The performances here are extremely strong. The extremely conflicted dynamic between Pierson and Birkenmeier is intense and credible. Although Ray is a difficult character who has done something reprehensible, Pierson plays him in a way that makes him at least somewhat approachable, if not exactly understandible. He’s full of conflict and self-reproach, but also a clear measure of self-excusing. Birkenmeier especially portrays Una’s mixture of anger, hurt, loneliness, and conflict with intense veracity. There’s also a fine performance from Sienna Hahn in a brief appearance as a character listed in the program as “Girl”.

The discomfort of the subject matter and the disturbing nature of the characters’ confrontation is reflected in Patrick Huber’s stark, grey set and sharp lighting. Costumer designer Teresa Doggett has outfitted the characters appropriately, as well. There’s also good work from props designer Jess Stamper and sound designer Pierson. The technical elements of this play aren’t flashy or obvious, but they provide just the right backdrop for the proceedings.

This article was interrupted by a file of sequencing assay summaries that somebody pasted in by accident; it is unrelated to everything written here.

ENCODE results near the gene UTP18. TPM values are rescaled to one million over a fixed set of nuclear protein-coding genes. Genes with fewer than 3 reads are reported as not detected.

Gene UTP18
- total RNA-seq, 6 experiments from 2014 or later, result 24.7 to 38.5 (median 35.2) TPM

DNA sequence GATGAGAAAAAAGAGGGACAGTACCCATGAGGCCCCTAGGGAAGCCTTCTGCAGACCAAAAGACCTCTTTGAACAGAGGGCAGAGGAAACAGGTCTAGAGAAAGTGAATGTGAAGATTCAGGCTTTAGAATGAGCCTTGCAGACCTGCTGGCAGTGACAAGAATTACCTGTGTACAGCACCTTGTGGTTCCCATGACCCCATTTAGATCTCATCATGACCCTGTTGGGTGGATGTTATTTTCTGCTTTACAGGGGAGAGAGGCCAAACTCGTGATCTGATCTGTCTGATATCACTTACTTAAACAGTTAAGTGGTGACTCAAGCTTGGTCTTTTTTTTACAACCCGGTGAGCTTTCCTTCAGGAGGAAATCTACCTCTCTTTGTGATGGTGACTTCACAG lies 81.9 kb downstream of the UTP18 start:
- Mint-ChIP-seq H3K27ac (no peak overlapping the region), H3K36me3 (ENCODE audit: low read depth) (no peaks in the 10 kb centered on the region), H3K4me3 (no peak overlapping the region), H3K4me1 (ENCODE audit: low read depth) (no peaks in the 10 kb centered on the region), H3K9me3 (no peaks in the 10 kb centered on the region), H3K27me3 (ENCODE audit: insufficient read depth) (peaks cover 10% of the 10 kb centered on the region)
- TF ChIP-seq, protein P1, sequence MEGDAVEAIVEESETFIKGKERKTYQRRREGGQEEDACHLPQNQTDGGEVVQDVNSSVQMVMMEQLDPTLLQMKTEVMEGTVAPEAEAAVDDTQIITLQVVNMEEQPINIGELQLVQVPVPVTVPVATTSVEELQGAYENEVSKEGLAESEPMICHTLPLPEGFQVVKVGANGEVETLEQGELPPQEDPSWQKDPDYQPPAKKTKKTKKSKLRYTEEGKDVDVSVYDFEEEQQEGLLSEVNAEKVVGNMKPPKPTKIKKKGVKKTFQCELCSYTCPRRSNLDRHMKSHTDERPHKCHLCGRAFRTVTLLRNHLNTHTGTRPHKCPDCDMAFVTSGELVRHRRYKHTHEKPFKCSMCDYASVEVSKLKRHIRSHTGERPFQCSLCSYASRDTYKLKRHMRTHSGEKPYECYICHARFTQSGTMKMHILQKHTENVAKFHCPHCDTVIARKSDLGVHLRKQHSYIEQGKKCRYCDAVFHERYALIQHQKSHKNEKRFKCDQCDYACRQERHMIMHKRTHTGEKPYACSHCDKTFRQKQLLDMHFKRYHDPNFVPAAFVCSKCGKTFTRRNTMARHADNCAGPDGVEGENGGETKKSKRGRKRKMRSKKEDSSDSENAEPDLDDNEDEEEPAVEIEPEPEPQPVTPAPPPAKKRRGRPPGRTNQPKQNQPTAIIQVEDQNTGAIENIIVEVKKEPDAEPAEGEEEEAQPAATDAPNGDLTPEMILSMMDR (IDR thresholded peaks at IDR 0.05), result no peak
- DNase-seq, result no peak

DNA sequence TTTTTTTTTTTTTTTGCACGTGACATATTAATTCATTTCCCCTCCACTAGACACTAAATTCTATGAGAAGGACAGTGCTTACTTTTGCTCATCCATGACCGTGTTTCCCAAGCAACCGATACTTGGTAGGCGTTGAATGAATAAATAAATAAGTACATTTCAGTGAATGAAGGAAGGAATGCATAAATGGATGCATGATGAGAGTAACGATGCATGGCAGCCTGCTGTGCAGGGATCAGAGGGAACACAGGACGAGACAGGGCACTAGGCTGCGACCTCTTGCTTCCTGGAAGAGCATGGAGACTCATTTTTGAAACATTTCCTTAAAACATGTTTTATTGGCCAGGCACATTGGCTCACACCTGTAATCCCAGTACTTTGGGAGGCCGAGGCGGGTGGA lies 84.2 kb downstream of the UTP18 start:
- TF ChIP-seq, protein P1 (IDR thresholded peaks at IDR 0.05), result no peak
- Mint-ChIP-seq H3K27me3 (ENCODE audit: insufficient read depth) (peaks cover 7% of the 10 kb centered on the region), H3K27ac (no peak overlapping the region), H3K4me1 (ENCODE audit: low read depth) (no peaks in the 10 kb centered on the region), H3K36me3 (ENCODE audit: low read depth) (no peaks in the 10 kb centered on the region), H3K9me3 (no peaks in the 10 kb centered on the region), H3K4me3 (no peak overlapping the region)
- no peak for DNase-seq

As I’ve already noted, this is a difficult play. It shows a distressing, uncomfortable confrontation on a direct, human scale. Blackbird is definitely not for all audiences, but STLAS has done about as excellent a job with it as I can imagine. It’s a disturbing, challenging, thought-provoking experience.

John Pierson, Elizabeth Berkenmeier
Photo by Patrick Huber
St. Louis Actors’ Studio

St. Louis Actors’ Studio is presenting Blackbird at the Gaslight Theatre until February 25, 2018

 

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Cold
by Ben Jolivet
Directed by Kate McAllister
Tesseract Theatre
February 16, 2018

Tesseract Theatre’s latest production is called Cold.  Using the relatively new .Zack theatre space in an interesting new way, this well-cast play has a promising script. It’s a new play that faces some fairly modern approaches to some age-old issues.